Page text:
Diving in Delaware Water Gap National Recreation Area
Delaware Water Gap
The first thing you want to keep in mind when heading for the Upper Delaware Scenic and Recreational River or the Delaware Water Gap National Recreation Area is not to go to Delaware. This Delaware is in New York, Pennsylvania, and New Jersey-just about everywhere but Delaware. We are talking about the Delaware River, where it flows through the Poconos, near Kittatinny Mountain and the like, forming a boundary between Pennsylvania and either New York or New Jersey.
The Upper Delaware River Area, with headquarters in Narrowsburg, New York, is a 73.4-mile, free-flowing stretch of the river. The Delaware Water Gap area to the south protects a 40-mile stretch of river that weaves through its eponymous gap in the Appalachian mountains. Headquarters for the park is in Bushkill, Pennsylvania. Between the two recreational areas is a different sort of gap, where the river leaves National Park Service jurisdiction.
Location: Pennsylvania, New York, and New Jersey
Elevation: 1,000 feet
Skill level: Intermediate
Access: Limited diving by shore, unlimited by boat
Dive support: Honesdale and Stroudsburg, PA
Best time of year: October, November
Visibility: Poor (8-10 feet); Extremely poor in March-April when algae blooms
Highlights: Old railroad cars, river fish
Concerns: Current, snags in river, discarded fishing lures
Rules and Regulations
Most places are accessible by car from NY 97 on the Upper Delaware and PA 209 along the Water Gap. No permit for recreational diving is necessary. The park divers rate this river as a good place for high-end beginners and for intermediate to advanced divers wishing to improve, their skills. In the fall it is a good place to learn drysuit skills because the outside temperature is still pleasant, but the water will be cold enough to make a drysuit welcome.
The local rangers say the best diving is October to November when the water temperature is 68 to 72°F at the surface and in the high 50s on the bottom. The worst is March and April when the water is not only cold but cloudy from spring runoff and algae blooms. In midwinter the water is extremely cold and, what's more, it's moving, which makes it worse. The digital gauges the park maintains at several underwater points have been known to dip to 30-31 degrees Fahrenheit.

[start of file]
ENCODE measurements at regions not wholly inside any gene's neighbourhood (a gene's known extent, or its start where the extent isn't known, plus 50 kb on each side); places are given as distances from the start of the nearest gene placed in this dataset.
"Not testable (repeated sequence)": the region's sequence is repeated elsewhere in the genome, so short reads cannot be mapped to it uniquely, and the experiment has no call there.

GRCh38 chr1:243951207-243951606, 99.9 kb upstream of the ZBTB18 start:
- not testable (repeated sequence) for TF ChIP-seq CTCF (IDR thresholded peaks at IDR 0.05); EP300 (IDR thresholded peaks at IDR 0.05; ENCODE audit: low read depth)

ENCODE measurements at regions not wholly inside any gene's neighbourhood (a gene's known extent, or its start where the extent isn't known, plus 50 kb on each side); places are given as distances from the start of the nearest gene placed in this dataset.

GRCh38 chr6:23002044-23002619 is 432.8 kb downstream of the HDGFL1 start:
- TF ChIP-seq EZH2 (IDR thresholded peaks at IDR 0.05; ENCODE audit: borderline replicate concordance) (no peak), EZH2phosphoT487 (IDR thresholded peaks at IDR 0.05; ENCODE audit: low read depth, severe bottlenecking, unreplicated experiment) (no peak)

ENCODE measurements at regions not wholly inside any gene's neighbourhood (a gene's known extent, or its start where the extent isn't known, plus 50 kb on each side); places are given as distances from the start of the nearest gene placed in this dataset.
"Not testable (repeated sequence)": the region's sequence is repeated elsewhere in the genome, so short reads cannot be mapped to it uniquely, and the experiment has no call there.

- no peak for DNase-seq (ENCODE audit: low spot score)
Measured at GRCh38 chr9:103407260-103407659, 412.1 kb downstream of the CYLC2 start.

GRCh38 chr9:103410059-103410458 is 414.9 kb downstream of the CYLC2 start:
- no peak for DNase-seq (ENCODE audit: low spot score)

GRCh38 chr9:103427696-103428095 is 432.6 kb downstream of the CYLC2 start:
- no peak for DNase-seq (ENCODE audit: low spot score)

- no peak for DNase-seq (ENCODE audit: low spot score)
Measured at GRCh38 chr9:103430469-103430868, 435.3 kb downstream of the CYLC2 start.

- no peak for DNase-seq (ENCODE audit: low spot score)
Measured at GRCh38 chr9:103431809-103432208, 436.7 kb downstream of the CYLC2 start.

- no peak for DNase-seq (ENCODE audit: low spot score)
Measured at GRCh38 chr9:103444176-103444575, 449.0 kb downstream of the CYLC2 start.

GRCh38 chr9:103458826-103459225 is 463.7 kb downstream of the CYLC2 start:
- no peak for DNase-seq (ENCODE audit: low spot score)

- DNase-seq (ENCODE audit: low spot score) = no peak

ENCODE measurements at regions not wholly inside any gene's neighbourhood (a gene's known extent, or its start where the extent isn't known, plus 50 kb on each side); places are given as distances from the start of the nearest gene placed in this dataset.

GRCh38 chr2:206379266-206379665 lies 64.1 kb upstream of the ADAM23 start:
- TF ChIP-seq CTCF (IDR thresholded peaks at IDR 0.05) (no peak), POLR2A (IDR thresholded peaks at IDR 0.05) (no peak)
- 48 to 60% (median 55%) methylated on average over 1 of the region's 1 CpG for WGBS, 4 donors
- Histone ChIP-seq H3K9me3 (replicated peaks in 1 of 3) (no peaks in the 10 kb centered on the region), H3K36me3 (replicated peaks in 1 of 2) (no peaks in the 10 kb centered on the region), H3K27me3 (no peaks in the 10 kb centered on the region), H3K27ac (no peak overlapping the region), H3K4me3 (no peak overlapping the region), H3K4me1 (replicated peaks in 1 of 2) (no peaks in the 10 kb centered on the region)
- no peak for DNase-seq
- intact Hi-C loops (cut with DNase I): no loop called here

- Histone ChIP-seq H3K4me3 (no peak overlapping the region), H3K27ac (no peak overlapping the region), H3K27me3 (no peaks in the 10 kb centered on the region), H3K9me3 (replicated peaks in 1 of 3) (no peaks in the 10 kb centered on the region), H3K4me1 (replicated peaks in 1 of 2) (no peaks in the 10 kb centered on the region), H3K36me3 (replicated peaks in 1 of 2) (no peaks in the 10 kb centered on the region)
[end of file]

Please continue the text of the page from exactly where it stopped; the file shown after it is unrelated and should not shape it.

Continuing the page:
The river is slightly more than 1,000 feet above sea level throughout much of the parks. This technically puts you on the altitude tables, so you should adjust your decompression profile slightly if you are not using meters that take altitude into account.
Although we will discuss popular shore access points below, it is worth noting that, particularly at the lower or "Gap" end of the park, the use of shallow-draft personal boats, particularly "jet boats" can open up new areas for divers to explore.
NARROWS BURG POOL OR "THE BIG EDDY"
This is one of the more attractive dives to park users of the scuba persuasion. The smart ones put in on the New York side, drift along in the 8-to20-foot-deep river for an appetizer, drop into the 113-foot-deep hole for the main course, and then exit down-current on the Pennsylvania side. This is smart, however, only if you have remembered to sequester a pickup vehicle on the downstream side. Visibility is about eight to 10 feet, and you may see rock shelves, freshwater sponges, pickerel, pike, eels, and muskellunge.
DELAWARE WATER GAP
Yep, one of the best places to dive the "Gap" is the "gap." This interesting geological feature where the river cuts through the mountains is just as compelling underwater as it is above. Divers can reach the point through the overlook parking lot on the Pennsylvania side. The water depth is about 55 feet, and the visibility ranges from 10 to 15 feet. There are some freight cars left from a 1975 train wreck on the Pennsylvania side, and the area is the focus of frequent diver-training and dive club excursions.
Come in at the boat ramp on the Pennsylvania side. There is decent diving for about 100 yards on either side, upstream and downstream. Interesting ledge features, fish, and some deeper water in the channel on the Jersey side.
DINGMAN'S FERRY ACCESS
A good place to dive from 100 yards upstream to 100 feet downstream of the access point, it reaches a depth of about 25 feet under the bridge. There are plenty of trees, rocks, and fish to observe. The area is sometimes used for instructional purposes.
Diver-down flag must be displayed or is strongly recommended while divers are in the water.
No permits or registrations required for noncommercial use
No collecting of anything except trash.
Nearest towns with general services: Port Jervis, NY; Honesdale, PA; Milford, PA; and Monticello, NY
Nearest dive support: Upper Delaware: Pisces Divers in Honesdale, PA, 717-253-0552. Delaware Water Gap: Army and Navy Store, Stroudsburg, PA, 717-421-4751.
Permits and park fees: None
Information numbers: River conditions, 914-252-7100, Delaware Water Gap, 717-588-2435, Upper Delaware Scenic and Recreational River, 717-685-4871
Climate: Hot summers with some thunderstorms; mild spring and fall; moderately cold winters with snow. Water is warmest July-August.
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